Scientists have discovered how to coax stem cells to become hair cells, the structures that turn soundwaves into brainwaves in the inner ear.
Stanford researcher Stefan Heller and his colleagues, writing in Cell, first converted mouse skin cells into stem cells by adding four genes, Oct4, Sox2, Klf4, and cMyc. The resulting cells were then exposed to a host of different growth factors to chemically fool them into believing they were in certain parts of a developing embryo. This encouraged the cells to specialise or differentiate in a highly specific way. Finally the cells were grown next to a different batch cells taken from the inner ear region of a chicken, which pursuaded them to turn into fully-fledged hair cells that were mechanically sensitive in the same way as their genuine counterparts.
These cells, of which there are about 15,000 in each human ear, carry thin hair-like projections at one end of the cell. In the intact ear, these hairs, known as stereo cilia, vibrate in sympathy with soundwaves entering the inner ear to produce nerve signals that are transmitted to the brain's hearing areas.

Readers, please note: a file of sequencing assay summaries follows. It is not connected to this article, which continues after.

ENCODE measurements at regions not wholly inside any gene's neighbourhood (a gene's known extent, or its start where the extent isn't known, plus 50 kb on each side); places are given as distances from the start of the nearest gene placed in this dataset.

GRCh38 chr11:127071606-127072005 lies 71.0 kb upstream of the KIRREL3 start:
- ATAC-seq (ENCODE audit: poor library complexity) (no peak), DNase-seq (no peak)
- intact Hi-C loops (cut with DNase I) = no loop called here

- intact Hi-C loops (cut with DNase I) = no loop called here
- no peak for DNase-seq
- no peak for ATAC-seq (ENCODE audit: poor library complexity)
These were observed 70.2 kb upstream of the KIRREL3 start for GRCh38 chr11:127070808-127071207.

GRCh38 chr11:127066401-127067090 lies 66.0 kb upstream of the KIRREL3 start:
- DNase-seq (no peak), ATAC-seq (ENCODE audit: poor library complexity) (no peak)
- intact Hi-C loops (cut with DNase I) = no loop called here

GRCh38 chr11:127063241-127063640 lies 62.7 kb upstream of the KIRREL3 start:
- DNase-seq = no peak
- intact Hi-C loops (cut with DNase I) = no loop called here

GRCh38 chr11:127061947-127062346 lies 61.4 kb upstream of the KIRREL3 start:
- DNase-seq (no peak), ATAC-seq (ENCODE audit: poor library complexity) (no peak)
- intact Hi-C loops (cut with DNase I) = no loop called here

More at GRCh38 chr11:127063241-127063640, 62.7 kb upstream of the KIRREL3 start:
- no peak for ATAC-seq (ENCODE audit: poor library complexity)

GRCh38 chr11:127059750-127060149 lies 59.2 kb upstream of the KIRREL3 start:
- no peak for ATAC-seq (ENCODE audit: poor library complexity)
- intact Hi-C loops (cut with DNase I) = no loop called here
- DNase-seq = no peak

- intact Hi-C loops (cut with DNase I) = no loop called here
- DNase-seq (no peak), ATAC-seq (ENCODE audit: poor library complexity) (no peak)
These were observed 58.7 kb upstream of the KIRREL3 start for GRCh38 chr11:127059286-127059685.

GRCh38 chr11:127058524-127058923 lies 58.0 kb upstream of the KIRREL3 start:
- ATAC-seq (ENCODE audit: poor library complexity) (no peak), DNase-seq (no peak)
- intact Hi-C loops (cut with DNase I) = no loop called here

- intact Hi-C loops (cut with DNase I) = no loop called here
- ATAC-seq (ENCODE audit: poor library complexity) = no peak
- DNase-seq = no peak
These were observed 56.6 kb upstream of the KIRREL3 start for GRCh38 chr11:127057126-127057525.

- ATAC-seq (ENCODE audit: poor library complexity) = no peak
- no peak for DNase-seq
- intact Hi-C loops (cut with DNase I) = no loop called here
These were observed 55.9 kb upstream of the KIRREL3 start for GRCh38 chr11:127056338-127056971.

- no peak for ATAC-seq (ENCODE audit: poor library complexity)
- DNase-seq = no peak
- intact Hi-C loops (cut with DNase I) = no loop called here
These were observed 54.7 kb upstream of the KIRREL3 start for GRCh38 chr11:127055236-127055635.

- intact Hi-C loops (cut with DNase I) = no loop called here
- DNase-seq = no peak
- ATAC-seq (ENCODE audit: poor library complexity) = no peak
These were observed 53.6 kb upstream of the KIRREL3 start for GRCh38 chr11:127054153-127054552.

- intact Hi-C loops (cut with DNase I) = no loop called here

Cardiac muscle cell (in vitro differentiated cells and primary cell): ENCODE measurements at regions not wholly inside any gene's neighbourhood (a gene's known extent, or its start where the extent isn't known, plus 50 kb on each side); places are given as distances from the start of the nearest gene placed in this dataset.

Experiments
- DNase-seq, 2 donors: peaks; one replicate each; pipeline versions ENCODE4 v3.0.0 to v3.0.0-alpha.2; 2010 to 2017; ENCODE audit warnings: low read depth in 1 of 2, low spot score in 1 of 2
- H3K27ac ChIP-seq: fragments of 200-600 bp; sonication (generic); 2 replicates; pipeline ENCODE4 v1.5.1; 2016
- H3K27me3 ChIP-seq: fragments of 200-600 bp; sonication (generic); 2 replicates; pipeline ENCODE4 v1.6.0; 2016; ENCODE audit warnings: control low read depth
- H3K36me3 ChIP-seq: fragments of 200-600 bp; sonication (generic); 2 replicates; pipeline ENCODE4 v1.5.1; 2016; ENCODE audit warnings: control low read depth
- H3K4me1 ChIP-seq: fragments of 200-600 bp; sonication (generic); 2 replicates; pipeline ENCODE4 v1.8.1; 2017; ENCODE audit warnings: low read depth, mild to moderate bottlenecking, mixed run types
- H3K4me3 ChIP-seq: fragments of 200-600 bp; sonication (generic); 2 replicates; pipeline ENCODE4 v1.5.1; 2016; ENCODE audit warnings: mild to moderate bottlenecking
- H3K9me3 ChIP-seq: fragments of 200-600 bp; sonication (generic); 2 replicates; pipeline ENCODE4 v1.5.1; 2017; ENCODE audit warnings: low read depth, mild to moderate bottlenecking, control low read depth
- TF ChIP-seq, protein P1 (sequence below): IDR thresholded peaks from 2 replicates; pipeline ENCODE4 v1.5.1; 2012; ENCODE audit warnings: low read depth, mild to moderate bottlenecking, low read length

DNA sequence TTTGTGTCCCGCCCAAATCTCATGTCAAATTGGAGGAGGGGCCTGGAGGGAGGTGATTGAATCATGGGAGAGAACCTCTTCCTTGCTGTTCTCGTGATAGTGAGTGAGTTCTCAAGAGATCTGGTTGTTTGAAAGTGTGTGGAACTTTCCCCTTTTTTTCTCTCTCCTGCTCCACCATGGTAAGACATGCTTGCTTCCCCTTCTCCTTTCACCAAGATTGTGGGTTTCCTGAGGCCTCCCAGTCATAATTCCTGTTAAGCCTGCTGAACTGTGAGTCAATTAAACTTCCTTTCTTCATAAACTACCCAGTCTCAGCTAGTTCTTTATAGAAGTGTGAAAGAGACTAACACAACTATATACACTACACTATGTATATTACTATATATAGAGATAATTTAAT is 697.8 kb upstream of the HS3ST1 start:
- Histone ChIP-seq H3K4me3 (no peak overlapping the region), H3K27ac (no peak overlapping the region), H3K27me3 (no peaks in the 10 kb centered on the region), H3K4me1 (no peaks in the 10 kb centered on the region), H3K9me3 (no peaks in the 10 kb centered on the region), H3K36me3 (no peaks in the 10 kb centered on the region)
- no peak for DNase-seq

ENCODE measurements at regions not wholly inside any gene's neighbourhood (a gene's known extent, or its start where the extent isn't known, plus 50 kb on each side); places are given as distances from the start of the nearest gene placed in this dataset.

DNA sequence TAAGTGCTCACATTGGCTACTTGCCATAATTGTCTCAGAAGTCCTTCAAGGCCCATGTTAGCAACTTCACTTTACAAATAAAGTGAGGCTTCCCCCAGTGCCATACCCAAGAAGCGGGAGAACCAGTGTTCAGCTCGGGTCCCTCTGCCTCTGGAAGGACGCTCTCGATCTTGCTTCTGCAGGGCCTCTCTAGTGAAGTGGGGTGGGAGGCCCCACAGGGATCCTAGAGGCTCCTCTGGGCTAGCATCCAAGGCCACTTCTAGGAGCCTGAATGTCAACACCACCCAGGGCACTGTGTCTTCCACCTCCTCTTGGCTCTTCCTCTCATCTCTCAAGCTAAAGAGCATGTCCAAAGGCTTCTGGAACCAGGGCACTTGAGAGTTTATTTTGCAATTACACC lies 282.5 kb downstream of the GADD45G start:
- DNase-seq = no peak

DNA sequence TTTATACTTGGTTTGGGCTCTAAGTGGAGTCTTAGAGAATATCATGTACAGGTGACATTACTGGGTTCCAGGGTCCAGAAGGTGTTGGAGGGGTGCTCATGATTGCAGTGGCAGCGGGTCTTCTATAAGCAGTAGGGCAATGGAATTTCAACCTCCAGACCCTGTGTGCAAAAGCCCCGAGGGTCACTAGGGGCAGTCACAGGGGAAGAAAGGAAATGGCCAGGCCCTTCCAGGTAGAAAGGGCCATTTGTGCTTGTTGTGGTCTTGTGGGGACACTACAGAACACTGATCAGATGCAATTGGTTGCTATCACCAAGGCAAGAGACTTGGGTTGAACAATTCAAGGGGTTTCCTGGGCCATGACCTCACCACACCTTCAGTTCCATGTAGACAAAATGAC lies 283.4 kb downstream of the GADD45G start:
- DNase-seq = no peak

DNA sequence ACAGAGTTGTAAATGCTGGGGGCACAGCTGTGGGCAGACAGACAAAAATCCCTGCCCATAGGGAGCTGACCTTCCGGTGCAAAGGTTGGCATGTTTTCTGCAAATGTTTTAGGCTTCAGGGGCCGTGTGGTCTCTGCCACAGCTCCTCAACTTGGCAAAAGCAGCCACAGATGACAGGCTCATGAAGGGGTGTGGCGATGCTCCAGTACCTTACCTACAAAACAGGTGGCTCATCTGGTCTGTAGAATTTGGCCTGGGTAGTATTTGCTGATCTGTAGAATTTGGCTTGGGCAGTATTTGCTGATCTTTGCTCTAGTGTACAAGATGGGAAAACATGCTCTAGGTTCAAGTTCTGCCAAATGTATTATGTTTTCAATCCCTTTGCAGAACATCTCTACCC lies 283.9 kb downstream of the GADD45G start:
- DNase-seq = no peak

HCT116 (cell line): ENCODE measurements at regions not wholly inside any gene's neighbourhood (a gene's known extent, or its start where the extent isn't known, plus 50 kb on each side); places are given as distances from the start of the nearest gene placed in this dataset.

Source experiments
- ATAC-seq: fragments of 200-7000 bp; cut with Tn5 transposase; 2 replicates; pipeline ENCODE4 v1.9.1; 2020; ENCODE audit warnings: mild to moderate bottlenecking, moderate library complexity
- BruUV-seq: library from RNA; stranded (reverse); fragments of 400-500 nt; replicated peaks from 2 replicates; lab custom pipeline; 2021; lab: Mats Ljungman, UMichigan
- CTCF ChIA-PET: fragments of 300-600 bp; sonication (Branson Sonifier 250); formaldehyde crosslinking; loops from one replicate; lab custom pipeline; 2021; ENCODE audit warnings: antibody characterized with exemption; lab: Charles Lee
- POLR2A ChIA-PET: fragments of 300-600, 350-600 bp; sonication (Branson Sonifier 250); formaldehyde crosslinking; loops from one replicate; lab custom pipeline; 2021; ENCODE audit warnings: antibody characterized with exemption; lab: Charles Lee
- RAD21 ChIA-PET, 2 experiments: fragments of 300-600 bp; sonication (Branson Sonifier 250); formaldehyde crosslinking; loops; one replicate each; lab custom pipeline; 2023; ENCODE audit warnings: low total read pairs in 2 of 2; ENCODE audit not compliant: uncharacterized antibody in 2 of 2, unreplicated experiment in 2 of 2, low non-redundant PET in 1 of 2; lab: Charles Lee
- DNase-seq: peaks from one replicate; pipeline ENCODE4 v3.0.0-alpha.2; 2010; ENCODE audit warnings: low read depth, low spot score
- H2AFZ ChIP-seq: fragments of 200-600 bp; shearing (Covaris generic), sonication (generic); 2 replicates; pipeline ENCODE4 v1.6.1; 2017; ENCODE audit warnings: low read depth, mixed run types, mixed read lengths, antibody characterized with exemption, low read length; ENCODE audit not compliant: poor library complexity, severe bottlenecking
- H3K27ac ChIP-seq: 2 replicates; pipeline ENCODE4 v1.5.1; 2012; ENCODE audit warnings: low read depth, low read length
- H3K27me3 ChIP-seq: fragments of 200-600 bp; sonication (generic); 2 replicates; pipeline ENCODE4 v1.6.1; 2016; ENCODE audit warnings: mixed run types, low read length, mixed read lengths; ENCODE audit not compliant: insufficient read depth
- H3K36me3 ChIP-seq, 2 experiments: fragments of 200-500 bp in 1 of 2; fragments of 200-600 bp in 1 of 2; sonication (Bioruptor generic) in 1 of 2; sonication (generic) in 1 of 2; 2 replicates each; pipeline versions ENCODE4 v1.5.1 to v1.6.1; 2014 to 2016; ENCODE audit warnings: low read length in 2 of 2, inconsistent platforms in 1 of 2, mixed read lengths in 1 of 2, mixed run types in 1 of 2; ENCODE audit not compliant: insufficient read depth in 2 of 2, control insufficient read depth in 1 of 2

Unfortunately, the relative scarcity of these cells, coupled with the difficulty scientists have experienced in trying to grow them prior to now, means that they are only poorly understood.
Yet one person in three is set to develop hearing problems in later life as a direct result of the loss or dysfunction of these cells because humans and other mammals, unlike birds, can't regenerate the cells if they are lost or damaged.
But now, say the scientists, the ability to produce large numbers of them means that it will become much easier to study how these cells can be protected chemically from age or sound-related damage, and even how to replace them.
"Perhaps the most promising strategy for taking advantage of this new source for hair cells is high-throughput screening for drugs to awaken mammals' lost ability to regenerate hair cells in the way that other animals can," says Heller.